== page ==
Movie Review – Boy Erased

TL;DR – This is at times a very difficult film to watch, but it is an important film because abuse is abuse and that is what this is.

Score – 4 out of 5 stars

Post-Credit Scene – There is no post-credit scene

Boy Erased. Image Credit: Focus Features


There are many reasons you can make a film, okay well other than making a profit, it is a business after all. It can be to entertain, it can be to inform, it can be to titillate, it could be to scare, or even to keep the kids entertained for 90 minutes so the parents can clean the house. However, sometimes a film exists to shine a light on a subject people might not know about, but they should. Today with Boy Erased we are looking a just such a film as explores the Pray the Gay Away industry in the United States and the dangerous harm it does to people.

So to set the scene, we open in on a family getting ready for the day before the sun has risen. There is a lot of tension in the Eamon family and you can see it during the quiet breakfast where the son Jared (Lucas Hedges) and the father Marshall (Russell Crowe) are clearly not speaking with each other before Jared and his mother Nancy (Nicole Kidman) leave under the cover of darkness for a drive into the city. Soon they arrive at a facility and as Jared is processed in you start to get the sense of it, oh this is a drug treatment program that’s why everything is so strained. However, we soon find out this is not the case, because Jared is not at this facility because he is abusing drugs, he is here because he is gay because this is a place where you can go to try and change your sexual orientation, and then things get much worse from that point onwards.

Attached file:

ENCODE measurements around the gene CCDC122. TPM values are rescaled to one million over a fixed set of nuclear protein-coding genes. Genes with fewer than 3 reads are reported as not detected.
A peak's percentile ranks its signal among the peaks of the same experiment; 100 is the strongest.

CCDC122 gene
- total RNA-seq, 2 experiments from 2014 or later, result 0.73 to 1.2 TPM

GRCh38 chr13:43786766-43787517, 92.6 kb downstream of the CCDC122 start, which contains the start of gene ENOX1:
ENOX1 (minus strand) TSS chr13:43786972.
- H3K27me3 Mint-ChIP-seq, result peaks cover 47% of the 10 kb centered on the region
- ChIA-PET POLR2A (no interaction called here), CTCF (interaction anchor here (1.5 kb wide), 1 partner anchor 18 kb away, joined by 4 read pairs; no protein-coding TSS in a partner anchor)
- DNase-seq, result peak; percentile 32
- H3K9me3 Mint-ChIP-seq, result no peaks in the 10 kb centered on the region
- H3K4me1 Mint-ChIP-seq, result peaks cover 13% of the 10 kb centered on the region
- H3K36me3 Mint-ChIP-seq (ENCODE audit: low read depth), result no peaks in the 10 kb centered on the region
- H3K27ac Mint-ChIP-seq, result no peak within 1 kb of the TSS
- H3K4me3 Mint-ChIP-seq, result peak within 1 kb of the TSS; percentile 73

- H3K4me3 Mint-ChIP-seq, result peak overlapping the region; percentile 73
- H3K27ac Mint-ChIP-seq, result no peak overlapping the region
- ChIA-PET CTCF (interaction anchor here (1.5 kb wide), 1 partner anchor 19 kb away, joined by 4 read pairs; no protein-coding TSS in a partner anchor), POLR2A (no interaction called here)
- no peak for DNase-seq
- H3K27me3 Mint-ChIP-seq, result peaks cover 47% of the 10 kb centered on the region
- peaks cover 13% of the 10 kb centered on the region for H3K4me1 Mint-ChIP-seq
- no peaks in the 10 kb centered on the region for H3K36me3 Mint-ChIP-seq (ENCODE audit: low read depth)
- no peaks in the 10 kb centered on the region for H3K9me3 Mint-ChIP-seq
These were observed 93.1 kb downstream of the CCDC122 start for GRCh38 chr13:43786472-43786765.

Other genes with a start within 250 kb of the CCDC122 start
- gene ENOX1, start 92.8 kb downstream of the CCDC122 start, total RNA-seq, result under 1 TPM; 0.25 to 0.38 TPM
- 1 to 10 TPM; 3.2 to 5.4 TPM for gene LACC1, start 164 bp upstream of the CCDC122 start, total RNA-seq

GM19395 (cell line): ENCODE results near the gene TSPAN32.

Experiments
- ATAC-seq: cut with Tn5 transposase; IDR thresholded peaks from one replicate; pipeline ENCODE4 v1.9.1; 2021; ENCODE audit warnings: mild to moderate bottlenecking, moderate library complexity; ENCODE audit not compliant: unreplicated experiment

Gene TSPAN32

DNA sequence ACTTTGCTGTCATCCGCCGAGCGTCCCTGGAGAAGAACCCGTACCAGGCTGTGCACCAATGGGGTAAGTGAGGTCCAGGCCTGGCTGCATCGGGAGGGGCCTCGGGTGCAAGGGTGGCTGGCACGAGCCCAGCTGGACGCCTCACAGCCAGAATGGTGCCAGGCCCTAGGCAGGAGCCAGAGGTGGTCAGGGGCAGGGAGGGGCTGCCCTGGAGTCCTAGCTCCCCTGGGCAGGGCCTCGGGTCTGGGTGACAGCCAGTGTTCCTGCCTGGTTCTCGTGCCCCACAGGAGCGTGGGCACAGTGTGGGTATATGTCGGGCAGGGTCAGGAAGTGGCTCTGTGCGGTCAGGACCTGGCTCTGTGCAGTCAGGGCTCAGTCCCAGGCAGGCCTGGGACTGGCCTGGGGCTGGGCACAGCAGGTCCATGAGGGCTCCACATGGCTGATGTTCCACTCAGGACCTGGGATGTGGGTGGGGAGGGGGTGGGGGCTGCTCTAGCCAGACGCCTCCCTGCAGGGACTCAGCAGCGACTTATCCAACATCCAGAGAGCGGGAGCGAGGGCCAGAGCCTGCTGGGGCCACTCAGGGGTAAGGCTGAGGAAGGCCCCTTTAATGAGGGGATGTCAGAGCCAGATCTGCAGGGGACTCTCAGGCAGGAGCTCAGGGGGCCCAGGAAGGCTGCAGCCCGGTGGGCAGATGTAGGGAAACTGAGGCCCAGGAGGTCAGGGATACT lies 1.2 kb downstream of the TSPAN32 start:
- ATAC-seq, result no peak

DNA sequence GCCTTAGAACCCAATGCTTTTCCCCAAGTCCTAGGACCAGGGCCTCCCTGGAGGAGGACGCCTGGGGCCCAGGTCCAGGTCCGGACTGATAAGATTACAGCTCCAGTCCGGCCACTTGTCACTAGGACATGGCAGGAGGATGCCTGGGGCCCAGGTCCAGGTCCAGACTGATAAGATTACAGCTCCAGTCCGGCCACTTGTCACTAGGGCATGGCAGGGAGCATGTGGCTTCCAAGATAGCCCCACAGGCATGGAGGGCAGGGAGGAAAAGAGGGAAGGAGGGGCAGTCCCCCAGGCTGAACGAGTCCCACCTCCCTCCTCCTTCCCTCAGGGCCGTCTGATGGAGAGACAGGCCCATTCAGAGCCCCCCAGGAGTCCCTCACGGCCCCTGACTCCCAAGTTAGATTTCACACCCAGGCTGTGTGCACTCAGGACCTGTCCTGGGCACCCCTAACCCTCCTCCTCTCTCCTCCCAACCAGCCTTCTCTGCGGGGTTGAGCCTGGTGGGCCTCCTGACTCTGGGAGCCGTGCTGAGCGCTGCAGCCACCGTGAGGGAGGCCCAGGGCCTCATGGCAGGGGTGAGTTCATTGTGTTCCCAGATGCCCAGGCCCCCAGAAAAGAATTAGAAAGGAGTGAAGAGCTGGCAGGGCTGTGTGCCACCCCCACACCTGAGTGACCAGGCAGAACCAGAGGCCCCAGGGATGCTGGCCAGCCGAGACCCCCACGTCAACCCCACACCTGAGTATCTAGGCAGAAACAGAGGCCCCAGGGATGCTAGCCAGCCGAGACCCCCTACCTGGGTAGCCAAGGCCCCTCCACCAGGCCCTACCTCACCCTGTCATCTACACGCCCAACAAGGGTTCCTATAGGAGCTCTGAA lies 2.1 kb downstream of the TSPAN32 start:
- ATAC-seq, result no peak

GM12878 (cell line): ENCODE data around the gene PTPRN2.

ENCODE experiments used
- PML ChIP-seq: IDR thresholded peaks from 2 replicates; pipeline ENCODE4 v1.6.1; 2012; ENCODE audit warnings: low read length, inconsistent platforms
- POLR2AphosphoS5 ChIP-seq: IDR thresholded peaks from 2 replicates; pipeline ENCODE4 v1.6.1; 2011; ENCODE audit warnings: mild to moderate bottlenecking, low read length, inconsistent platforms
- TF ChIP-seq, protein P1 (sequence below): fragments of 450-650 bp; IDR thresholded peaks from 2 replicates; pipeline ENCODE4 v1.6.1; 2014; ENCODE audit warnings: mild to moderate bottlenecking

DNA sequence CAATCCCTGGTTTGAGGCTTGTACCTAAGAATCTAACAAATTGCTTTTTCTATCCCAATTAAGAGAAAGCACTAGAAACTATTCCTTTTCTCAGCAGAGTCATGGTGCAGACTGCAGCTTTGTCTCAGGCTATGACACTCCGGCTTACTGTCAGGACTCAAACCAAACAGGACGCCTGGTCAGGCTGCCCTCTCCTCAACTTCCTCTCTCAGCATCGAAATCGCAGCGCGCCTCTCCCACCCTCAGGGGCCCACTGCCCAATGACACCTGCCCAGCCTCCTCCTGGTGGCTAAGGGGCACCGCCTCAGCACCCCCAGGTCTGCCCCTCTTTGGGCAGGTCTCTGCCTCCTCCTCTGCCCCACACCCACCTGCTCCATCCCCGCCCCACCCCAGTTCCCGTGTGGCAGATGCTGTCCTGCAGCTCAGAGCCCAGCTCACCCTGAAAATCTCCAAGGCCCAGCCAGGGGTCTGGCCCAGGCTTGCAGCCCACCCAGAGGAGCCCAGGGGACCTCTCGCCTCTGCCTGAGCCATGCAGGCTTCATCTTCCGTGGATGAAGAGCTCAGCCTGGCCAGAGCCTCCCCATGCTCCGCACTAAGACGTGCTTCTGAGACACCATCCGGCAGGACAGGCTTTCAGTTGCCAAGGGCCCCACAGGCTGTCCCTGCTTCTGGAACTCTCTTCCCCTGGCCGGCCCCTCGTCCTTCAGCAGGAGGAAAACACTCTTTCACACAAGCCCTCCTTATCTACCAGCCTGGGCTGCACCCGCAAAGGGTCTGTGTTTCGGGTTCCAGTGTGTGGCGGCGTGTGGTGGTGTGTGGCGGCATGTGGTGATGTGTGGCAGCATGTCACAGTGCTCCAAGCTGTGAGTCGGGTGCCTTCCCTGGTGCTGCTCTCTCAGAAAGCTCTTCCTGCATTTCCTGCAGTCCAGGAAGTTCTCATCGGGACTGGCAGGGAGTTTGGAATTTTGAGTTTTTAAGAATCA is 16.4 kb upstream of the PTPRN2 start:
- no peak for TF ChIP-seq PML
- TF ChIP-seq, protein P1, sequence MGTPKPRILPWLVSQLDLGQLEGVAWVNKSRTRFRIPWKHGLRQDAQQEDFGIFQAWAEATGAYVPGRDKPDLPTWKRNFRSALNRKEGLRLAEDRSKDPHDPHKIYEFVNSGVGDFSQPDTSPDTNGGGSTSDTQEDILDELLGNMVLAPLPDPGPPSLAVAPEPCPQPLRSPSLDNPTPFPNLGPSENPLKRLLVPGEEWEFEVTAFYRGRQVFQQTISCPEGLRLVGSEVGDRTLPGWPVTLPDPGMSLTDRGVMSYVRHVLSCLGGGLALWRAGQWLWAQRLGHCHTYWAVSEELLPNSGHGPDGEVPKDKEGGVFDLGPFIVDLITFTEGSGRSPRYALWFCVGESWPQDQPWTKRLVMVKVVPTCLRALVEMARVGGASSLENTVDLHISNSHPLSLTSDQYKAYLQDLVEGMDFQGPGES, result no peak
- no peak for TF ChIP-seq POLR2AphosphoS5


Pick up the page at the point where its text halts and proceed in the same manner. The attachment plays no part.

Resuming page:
Boy Erased. Image Credit: Focus Features
Lucas Hedges shows just what a amazing actor he is here. Image Credit: Focus Features

The first thing you notice and will live with you for a long time is the performances. Lucas Hedges is one of those actors that has been in some really interesting films sort of touching on these themes of growing up like Lady Bird and Manchester by the Sea, but here he really shows the progression he is making as an actor. It is heart-breaking and compelling and as the audience surrogate he brings you into the story and you can’t help but be caught up in it. Also, there are some very, very difficult scenes in this film that I can image were equally difficult to film. I would not be all surprised if Lucas gets his second Oscar nomination from this film and it will be completely earned.